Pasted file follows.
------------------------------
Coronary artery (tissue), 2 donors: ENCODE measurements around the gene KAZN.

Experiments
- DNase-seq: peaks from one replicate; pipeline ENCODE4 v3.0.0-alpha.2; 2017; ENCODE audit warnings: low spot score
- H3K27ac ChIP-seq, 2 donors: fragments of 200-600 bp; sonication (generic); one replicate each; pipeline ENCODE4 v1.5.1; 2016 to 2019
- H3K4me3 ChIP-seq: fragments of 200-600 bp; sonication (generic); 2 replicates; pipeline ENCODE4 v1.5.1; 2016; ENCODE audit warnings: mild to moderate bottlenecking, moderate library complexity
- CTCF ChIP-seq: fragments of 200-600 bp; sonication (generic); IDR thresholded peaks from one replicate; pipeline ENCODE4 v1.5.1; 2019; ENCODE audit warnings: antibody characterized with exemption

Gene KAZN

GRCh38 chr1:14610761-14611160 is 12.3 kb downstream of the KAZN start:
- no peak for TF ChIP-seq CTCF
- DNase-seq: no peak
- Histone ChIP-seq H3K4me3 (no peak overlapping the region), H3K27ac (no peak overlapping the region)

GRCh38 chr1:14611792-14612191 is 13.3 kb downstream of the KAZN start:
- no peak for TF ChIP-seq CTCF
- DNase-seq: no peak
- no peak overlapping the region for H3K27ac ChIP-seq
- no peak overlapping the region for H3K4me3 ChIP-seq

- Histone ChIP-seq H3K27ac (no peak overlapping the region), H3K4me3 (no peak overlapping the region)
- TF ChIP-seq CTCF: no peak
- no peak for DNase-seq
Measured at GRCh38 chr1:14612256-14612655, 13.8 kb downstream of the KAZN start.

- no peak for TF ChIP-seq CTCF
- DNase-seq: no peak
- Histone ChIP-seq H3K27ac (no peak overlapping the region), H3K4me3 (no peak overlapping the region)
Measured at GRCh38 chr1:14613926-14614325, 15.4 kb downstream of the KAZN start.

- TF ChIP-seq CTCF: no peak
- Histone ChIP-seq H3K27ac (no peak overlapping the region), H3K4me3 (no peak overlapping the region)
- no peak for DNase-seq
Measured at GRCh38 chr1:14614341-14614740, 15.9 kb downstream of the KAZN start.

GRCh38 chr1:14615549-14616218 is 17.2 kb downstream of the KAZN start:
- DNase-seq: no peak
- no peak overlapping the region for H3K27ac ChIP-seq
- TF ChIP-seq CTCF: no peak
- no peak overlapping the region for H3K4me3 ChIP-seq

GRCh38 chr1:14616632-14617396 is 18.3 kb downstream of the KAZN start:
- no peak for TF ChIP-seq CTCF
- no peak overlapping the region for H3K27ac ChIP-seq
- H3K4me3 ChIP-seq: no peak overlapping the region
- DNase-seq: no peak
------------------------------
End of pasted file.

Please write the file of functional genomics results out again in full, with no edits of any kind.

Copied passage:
Coronary artery (tissue), 2 donors: ENCODE measurements around the gene KAZN.

Experiments
- DNase-seq: peaks from one replicate; pipeline ENCODE4 v3.0.0-alpha.2; 2017; ENCODE audit warnings: low spot score
- H3K27ac ChIP-seq, 2 donors: fragments of 200-600 bp; sonication (generic); one replicate each; pipeline ENCODE4 v1.5.1; 2016 to 2019
- H3K4me3 ChIP-seq: fragments of 200-600 bp; sonication (generic); 2 replicates; pipeline ENCODE4 v1.5.1; 2016; ENCODE audit warnings: mild to moderate bottlenecking, moderate library complexity
- CTCF ChIP-seq: fragments of 200-600 bp; sonication (generic); IDR thresholded peaks from one replicate; pipeline ENCODE4 v1.5.1; 2019; ENCODE audit warnings: antibody characterized with exemption

Gene KAZN

GRCh38 chr1:14610761-14611160 is 12.3 kb downstream of the KAZN start:
- no peak for TF ChIP-seq CTCF
- DNase-seq: no peak
- Histone ChIP-seq H3K4me3 (no peak overlapping the region), H3K27ac (no peak overlapping the region)

GRCh38 chr1:14611792-14612191 is 13.3 kb downstream of the KAZN start:
- no peak for TF ChIP-seq CTCF
- DNase-seq: no peak
- no peak overlapping the region for H3K27ac ChIP-seq
- no peak overlapping the region for H3K4me3 ChIP-seq

- Histone ChIP-seq H3K27ac (no peak overlapping the region), H3K4me3 (no peak overlapping the region)
- TF ChIP-seq CTCF: no peak
- no peak for DNase-seq
Measured at GRCh38 chr1:14612256-14612655, 13.8 kb downstream of the KAZN start.

- no peak for TF ChIP-seq CTCF
- DNase-seq: no peak
- Histone ChIP-seq H3K27ac (no peak overlapping the region), H3K4me3 (no peak overlapping the region)
Measured at GRCh38 chr1:14613926-14614325, 15.4 kb downstream of the KAZN start.

- TF ChIP-seq CTCF: no peak
- Histone ChIP-seq H3K27ac (no peak overlapping the region), H3K4me3 (no peak overlapping the region)
- no peak for DNase-seq
Measured at GRCh38 chr1:14614341-14614740, 15.9 kb downstream of the KAZN start.

GRCh38 chr1:14615549-14616218 is 17.2 kb downstream of the KAZN start:
- DNase-seq: no peak
- no peak overlapping the region for H3K27ac ChIP-seq
- TF ChIP-seq CTCF: no peak
- no peak overlapping the region for H3K4me3 ChIP-seq

GRCh38 chr1:14616632-14617396 is 18.3 kb downstream of the KAZN start:
- no peak for TF ChIP-seq CTCF
- no peak overlapping the region for H3K27ac ChIP-seq
- H3K4me3 ChIP-seq: no peak overlapping the region
- DNase-seq: no peak